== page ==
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Effects of defoliation management on the productivity and clover content of irrigated perennial pastures

K.B. Kelly and A.R. Lawson

Department of Agriculture, Kyabram Research Institute PMB 3010, Kyabram VIC 3620

Perennial pastures in the irrigated region of northern Victoria generally are low in white clover (Trifolium repens) content despite clover being more advantageous for milk production than the normal companion grasses perennial ryegrass (Lolium perene) and paspalum (Paspalum dilatatum). This paper considers the effects of winter management on clover content and yield of irrigated pastures.


Defoliation strategies imposed were dependent on pasture type. In experiment 1, a paspalum dominant pasture last grazed in mid April 1990 was then either not defoliated (nil) or defoliated in late May, June, July or August to a 50 mm residual. All treatments were harvested at intervals from 16-40 days from mid September until April 1991, with composition and yield measured. In experiment 2, two frequencies of both winter (14 and 42 days) and spring defoliation (10 and 20 days) were imposed on small plots of white clover and perennial ryegrass, with structure, composition and yield measured until December.

Results and discussion

Winter defoliation increased clover content of paspalum dominant pasture in spring with no effect on pasture yield and no effect of the time when pasture was defoliated on either parameter (Table 1). However, after mid November all treatments had similar clover content, indicating that defoliation interval in spring-summer may need to be altered to maintain the increased clover content that can result from winter defoliation.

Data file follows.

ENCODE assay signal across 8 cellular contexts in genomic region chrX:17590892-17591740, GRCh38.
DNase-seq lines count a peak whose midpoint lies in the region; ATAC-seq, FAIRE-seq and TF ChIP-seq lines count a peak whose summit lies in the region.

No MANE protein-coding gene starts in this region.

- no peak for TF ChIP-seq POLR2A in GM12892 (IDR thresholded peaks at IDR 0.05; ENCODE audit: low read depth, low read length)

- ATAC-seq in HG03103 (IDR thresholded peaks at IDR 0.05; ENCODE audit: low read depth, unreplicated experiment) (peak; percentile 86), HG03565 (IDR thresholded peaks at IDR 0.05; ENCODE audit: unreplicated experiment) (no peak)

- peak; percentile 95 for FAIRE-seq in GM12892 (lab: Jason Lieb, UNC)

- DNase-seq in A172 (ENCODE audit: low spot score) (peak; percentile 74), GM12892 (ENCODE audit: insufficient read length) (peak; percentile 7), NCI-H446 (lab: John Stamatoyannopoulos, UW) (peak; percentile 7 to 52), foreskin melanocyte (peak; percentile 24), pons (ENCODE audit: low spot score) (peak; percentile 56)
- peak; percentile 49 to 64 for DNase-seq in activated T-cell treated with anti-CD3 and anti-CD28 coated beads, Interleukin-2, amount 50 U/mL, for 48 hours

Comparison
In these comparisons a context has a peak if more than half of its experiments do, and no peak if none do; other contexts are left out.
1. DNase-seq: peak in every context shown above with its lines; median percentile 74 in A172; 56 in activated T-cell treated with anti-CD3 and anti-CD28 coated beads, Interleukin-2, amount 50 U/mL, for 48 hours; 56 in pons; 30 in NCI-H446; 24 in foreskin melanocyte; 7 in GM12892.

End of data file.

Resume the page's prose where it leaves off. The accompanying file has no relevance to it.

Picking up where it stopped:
In ryegrass-white clover pasture, frequent winter defoliation increased the density of vegetative white clover buds (30% increase) and had no effect on ryegrass tiller density. Frequent defoliation significantly reduced DM production in both winter (35%) and spring (23%), with non significant trend towards increased clover content which was the main objective of this study. It is apparent from these preliminary experiments that winter/early spring is the time of year with most potential to influence clover content but the success of management strategies will be determined to a large extent by competition for light.

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